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  1. #1
    Taka is offline Senior Member
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    Default Against dictionary?

    Most of the dictionaries say the verb "matter" is an intransitive verb. But when you say "That does not matter anything." or "That matters nothing.", do you feel that "matter" is intrarnsitive?

    Certain dictionaries say "anything" or "nothing" can be used as adverbs. Well, maybe. But isn't it strange even for you native speakers that "anything", "nothing" in the sentences above can be categorized as adverbs?

    Don't you have the feeling that grammatically the verb "matter" in "That does not matter anything." is the same as the verb, for example, "affect" in "That does not affect anything."? Doesn't it feel like they are both transitive verbs, and "anything"s are nouns, not adverbs?

    At least to me, thay are completely the same. There is no difference at all.

    I just don't get it...

  2. #2
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    Default Re: Against dictionary?

    I'd say " anything and nothing " are pronoun here. :wink:

  3. #3
    Tdol is offline Editor, UsingEnglish.com
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    Default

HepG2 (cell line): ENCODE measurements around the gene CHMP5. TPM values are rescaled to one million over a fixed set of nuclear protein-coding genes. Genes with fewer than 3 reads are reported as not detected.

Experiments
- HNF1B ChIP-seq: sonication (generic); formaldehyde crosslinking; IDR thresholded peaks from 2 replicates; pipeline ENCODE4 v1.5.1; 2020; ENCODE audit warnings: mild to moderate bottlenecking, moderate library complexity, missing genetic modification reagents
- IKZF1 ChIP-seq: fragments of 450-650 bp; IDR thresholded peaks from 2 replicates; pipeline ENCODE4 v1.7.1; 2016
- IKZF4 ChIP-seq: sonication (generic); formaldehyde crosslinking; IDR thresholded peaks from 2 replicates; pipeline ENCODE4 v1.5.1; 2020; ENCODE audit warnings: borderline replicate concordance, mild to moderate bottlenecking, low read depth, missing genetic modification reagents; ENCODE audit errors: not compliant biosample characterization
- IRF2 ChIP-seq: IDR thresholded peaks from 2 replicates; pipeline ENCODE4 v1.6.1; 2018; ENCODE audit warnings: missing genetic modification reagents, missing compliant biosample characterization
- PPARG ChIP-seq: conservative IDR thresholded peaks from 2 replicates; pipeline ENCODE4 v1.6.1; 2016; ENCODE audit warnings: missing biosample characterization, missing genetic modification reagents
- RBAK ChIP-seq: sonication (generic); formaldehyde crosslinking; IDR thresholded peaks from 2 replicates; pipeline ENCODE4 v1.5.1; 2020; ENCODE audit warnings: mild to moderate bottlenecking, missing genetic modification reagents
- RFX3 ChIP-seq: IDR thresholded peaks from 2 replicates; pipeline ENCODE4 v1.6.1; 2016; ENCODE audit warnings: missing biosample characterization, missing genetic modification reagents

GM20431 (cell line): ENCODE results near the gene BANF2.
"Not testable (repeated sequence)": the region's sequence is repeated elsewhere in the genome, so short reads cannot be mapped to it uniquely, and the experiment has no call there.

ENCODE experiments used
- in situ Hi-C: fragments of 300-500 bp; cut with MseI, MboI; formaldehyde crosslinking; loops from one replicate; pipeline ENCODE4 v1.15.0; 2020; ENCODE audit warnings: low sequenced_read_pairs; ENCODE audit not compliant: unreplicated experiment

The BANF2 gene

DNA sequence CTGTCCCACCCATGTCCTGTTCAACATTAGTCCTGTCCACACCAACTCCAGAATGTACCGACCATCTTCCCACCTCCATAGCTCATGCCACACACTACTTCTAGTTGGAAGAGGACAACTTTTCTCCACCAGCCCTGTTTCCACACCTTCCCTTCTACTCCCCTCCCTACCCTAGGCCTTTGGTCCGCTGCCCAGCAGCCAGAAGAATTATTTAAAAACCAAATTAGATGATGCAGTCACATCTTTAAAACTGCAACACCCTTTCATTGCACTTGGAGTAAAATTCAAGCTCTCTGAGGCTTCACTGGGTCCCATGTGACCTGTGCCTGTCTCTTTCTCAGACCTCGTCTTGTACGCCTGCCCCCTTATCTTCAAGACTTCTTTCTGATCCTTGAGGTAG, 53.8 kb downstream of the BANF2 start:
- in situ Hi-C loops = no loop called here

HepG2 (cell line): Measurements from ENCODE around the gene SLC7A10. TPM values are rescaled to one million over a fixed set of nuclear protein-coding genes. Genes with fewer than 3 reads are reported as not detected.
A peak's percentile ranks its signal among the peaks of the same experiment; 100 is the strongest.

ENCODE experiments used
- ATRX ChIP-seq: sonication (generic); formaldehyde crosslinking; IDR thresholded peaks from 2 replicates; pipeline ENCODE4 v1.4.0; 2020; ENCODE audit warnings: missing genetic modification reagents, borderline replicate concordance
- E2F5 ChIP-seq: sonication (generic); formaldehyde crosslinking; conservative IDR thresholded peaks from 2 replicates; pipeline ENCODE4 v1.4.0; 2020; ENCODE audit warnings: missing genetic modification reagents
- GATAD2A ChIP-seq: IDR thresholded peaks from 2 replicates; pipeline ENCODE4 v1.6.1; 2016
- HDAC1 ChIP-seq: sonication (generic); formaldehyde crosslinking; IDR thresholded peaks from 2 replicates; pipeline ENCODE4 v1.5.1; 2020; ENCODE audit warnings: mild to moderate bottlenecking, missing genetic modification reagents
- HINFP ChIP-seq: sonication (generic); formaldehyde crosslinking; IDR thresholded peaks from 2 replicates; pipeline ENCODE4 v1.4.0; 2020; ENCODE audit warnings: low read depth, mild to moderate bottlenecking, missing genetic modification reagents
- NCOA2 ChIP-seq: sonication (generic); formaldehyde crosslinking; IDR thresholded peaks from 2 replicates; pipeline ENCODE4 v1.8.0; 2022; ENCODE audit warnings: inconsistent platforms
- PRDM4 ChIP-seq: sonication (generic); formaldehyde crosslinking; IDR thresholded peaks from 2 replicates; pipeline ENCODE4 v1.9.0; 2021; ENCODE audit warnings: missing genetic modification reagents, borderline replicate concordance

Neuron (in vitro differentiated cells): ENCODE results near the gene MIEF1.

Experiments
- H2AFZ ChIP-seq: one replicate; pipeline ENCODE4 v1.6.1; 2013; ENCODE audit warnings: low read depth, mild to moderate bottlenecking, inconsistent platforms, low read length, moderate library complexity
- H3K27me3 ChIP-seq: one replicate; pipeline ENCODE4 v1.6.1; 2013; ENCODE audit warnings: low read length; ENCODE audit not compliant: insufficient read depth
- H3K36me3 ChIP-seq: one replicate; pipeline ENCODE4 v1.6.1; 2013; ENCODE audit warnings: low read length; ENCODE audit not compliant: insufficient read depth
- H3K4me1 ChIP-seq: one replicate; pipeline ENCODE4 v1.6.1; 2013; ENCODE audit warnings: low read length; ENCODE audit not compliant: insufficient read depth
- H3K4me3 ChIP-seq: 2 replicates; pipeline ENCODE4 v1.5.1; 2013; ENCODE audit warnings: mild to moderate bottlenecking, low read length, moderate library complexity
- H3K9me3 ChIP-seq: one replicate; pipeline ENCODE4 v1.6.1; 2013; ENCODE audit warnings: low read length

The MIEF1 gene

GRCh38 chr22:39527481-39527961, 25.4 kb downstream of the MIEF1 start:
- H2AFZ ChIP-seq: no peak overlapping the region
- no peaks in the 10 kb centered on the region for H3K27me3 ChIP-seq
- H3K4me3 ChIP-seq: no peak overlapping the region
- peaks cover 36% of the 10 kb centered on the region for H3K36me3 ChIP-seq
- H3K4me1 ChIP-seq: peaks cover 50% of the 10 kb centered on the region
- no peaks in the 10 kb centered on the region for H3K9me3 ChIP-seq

I'd say they function as adverbs giving the degree of mattering.

  4. #4
    Taka is offline Senior Member
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    Default

    Quote Originally Posted by tdol
    I'd say they function as adverbs giving the degree of mattering. ;-)
    How would you differentiate "anything" in "That does not matter anything" from the one in "That does not affect anything" if you did not have any knowledge of grammer? I mean, what I'm interested in is the feel, or psychology of native speakers facing those "anything"s which are seemingly the same.

    Apart from what is generally stated in dictionaries, don't you think the feel of those "anything"s is the same when you use them in reality?

    I think henry says "Yes".

  5. #5
    MikeNewYork's Avatar
    MikeNewYork is online now VIP Member
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    Default Re: Against dictionary?

    Quote Originally Posted by Taka
    Most of the dictionaries say the verb "matter" is an intransitive verb. But when you say "That does not matter anything." or "That matters nothing.", do you feel that "matter" is intrarnsitive?
    Yes, in my opinion, "matter" is an intransitive verb. There is no transfer of action from the subject to an object with "matter". It is a state of being. "To matter" means "to exist at a certain level of importance". One cannot use "exist" as a transitive verb. Something cannot exist something else. Something cannot matter something else.

    I would not use the sentences "that matters nothing" or "that does not matter anything". I would say "that does not matter" or "that matters not" or "that matters not at all" or "that doesn't matter at all".

    Certain dictionaries say "anything" or "nothing" can be used as adverbs. Well, maybe. But isn't it strange even for you native speakers that "anything", "nothing" in the sentences above can be categorized as adverbs?
    "Nothing" and "anything" can be an adverbs in rare uses.

    She looks nothing like her sister.
    She doesn't look anything like her sister.

    If one were to use "that matters nothing" or "that doesn't matter anything", the uses would be similar to those in my examples.